Archive for July 1, 2017

Mycobacterial Osteomyelitis of the Spine Following Intravesical BCG Therapy for Bladder Cancer.

Cureus. 2016 Mar 26;8(3):e545.                                                 

Mackel CE1, Burke SM1, Huhta T1, Riesenburger R1, Weller SJ1.

Author information

1 Department of Neurosurgery, Tufts University School of Medicine/Tufts Medical Center.

Abstract

Osteomyelitis is an infection of the bone that can involve the vertebral column.

A rare cause of vertebral osteomyelitis is Mycobacterium bovis after intravesical Bacillus Calmette-Guerin (BCG) therapy for transitional cell carcinoma of the bladder.

In this report, we describe the case of a 64-year-old male presenting with constitutional symptoms, progressive thoracic kyphosis, and intractable T11 and T12 radiculopathies over the proceeding six months. A CT scan revealed erosive, lytic changes of the T12 and L1 vertebrae with compression of the T12 vertebra.

An MRI demonstrated T11-12 osteomyelitis with intervening discitis and extensive paraspinal enhancement with a corresponding hyperintensity on a short tau inversion recovery (STIR) sequence.

A needle aspiration grew out Mycobacterial tuberculosis complex that was pansensitive to all antimicrobial agent therapies, except pyrazinamide on culture, a finding consistent with an M. bovis infection.

The patient’s infection and neurologic compromise resolved after transthoracic T11-12 vertebrectomies with decompression of the spinal cord and nerve roots as well as T10-L1 instrumented fusion and protracted antimicrobial therapy.

The epidemiology and natural history of M. bovis osteomyelitis are reviewed and the authors emphasize a mechanism of vertebral inoculation to explain the predilection of M. bovis osteomyelitis in males after intravesical BCG therapy

PDF

https://www.ncbi.nlm.nih.gov/pmc/articles/PMC4846392/pdf/cureus-0008-000000000545.pdf

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July 1, 2017 at 4:28 pm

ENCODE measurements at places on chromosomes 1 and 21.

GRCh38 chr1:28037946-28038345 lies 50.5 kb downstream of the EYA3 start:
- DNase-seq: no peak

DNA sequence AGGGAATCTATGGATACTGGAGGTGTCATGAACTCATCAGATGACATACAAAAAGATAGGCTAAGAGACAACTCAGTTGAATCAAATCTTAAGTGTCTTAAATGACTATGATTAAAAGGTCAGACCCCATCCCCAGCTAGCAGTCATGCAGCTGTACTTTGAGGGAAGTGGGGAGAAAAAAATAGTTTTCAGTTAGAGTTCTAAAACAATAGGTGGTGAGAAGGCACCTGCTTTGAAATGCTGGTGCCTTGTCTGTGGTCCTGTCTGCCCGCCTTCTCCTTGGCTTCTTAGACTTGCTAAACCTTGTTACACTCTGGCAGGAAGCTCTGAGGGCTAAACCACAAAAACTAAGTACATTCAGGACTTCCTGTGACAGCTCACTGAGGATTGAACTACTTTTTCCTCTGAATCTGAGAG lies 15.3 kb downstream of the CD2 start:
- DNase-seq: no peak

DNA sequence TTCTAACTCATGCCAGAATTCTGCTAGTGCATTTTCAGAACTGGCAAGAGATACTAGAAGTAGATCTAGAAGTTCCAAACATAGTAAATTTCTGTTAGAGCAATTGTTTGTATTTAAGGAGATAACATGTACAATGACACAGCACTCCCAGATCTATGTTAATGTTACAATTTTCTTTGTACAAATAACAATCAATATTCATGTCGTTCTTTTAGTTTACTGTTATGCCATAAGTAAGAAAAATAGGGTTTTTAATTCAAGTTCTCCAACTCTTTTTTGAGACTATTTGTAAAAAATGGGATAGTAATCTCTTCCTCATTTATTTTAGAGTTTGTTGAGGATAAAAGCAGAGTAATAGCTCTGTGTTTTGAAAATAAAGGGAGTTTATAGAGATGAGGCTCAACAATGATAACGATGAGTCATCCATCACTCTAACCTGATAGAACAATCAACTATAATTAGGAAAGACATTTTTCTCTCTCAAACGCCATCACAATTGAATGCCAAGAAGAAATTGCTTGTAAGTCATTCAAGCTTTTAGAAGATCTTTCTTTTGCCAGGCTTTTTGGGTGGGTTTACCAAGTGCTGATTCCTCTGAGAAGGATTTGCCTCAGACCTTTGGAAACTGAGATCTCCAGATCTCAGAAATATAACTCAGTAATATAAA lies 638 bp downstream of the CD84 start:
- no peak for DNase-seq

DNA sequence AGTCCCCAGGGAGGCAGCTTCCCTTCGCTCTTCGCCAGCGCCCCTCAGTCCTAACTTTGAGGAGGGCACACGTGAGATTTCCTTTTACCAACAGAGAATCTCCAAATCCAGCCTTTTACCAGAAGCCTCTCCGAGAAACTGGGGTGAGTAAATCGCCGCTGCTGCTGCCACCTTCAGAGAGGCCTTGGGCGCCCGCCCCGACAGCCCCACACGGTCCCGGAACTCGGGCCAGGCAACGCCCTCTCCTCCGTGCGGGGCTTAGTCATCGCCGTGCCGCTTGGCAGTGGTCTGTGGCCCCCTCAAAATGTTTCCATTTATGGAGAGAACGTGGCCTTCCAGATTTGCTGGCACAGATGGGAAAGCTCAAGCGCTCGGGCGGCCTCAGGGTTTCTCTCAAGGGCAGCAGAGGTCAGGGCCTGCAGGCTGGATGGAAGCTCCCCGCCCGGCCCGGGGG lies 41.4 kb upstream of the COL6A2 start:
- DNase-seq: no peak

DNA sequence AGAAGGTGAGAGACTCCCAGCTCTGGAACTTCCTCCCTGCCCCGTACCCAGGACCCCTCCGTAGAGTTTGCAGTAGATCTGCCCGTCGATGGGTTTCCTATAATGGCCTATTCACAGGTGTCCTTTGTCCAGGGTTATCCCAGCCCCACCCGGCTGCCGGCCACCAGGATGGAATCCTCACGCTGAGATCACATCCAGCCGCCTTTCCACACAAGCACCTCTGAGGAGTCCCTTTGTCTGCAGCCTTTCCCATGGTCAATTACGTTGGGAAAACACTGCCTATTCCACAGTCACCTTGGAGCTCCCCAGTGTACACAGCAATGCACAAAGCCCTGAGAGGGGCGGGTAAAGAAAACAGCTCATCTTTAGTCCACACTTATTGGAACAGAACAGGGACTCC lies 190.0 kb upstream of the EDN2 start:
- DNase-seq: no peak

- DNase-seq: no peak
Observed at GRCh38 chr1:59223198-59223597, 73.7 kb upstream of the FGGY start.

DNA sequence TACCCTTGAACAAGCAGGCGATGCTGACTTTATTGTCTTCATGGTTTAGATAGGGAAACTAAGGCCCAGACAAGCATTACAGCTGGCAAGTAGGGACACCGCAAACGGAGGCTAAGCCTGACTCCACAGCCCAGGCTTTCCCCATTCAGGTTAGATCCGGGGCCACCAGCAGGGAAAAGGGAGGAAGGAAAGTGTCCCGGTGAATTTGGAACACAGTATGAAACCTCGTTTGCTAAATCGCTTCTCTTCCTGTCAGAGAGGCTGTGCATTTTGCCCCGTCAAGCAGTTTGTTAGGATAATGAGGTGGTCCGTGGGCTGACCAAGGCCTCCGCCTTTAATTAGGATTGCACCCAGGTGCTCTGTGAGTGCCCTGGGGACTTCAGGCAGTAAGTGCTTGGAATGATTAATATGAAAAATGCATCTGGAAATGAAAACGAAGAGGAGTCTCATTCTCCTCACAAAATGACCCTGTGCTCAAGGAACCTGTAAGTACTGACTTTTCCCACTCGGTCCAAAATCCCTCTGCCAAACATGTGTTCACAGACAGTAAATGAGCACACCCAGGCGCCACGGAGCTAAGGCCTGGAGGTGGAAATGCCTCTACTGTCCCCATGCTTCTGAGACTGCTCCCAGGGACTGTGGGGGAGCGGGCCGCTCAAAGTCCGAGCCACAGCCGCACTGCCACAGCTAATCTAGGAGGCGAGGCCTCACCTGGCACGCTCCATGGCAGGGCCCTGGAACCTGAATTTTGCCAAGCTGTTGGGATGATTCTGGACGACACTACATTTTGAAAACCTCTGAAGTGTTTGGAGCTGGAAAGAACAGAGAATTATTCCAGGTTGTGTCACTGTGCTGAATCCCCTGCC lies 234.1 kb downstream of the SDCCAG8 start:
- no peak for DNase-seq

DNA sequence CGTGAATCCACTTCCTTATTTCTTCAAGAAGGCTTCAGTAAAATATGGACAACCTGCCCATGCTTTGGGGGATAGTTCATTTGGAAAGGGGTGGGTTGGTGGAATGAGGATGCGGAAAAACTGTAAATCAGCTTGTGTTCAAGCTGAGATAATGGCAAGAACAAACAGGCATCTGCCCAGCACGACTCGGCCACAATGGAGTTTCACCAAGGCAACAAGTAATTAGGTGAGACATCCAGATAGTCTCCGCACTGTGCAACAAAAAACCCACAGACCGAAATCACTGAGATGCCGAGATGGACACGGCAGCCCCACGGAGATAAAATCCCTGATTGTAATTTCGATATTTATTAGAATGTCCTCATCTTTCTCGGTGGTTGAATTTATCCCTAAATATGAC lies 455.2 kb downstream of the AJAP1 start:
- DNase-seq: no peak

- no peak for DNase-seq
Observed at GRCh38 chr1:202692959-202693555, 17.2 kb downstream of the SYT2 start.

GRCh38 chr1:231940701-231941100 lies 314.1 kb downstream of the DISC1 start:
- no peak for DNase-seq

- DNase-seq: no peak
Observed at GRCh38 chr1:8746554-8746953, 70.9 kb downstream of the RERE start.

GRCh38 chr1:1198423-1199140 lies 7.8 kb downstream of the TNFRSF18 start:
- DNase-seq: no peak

Mycobacterium bovis Osteomyelitis of the Thoracic Spine Mimicking a Metastatic Lytic Lesion in a Patient Exposed to Intravesicular Bacille Calmette-Guérin Treatment.

Urol Case Rep. 2014 Jul 2;2(4):142-4.                                

Newman JR1, Clough LA1, Merino F1.

Author information

1 Division of Infectious Diseases, Department of Internal Medicine, University of Kansas Medical Center, Kansas City, KS, USA.

Abstract

An 80-year-old man with previous intravesicular bacille Calmette-Guérin therapy developed mass lesions of the lower thoracic spine. Metastatic disease was suspected.

The patient underwent a course of radiation; however, biopsy later demonstrated fibrosis and cultures grew Mycobacterium bovis.

The patient was treated with a course of isoniazid, rifampin, and ethambutol.

PDF

https://www.ncbi.nlm.nih.gov/pmc/articles/PMC4735490/pdf/main.pdf

July 1, 2017 at 4:26 pm

Vertebral Osteomyelitis: Clinical Features and Diagnosis

Clinical Microbiology and Infection April 2014

Şebnem Eren Gök1, Erkan Kaptanoğlu2, Aysel Çelikbaş1, Önder Ergönül3,*, Nurcan Baykam1, Mustafa Eroğlu1 andBaşak Dokuzoğuz1

Objective

We aimed to describe clinical and diagnostic features of vertebral osteomyelitis for differential diagnosis and treatment.

Methods

This is a prospective observational study performed between 2002 and 2012 in Ankara Numune Education and Research Hospital in Ankara, Turkey. All the patients with vertebral osteomyelitis were followed from six months to three years.

Results

In total 214 patients were included to the study, 113 out of 214 (53%) were female. Out of 214 patients, 96 (45%) were brucella vertebral osteomyelitis (BVO), 63 (29%) were tuberculous vertebral osteomyelitis (TVO), and 55 (26%) were pyogenic vertebral osteomyelitis (PVO). Mean days between onset of symptoms and establishment of diagnosis were longer with the patients TVO (266 days) than BVO (115 days) or PVO (151 days) (p<0.001). In blood cultures, Brucella spp was isolated among 35 out of 96 BVO patients (35%). Among 55 PVO patients, etiologic agent was isolated in 11 (20%) patients. For tuberculin skin test (TST) >15 mm, sensitivity was 0.66, specificity was 0.97, positive predictive value was 0.89, negative predictive value was 0.88, and ROC area was 0.8.

Conclusion

Tuberculous and brucellar vertebral osteomyelitis remained the leading causes of vertebral osteomyelitis with delayed diagnosis. In differential diagnosis of VO, consumption of fresh cheese, dealing with husbandry, sweating, arthralgia, hepatomegaly, elevated alanine transaminase, lumbar involvement in MRI were found to be predictors of BVO, thoracic involvement in MRI and TST> 15 mm were found to be predictors of TVO, and history of spinal surgery and leukocytosis were found to be predictors of PVO.

 

PDF

http://www.clinicalmicrobiologyandinfection.com/article/S1198-743X(14)65378-7/pdf

July 1, 2017 at 4:10 pm


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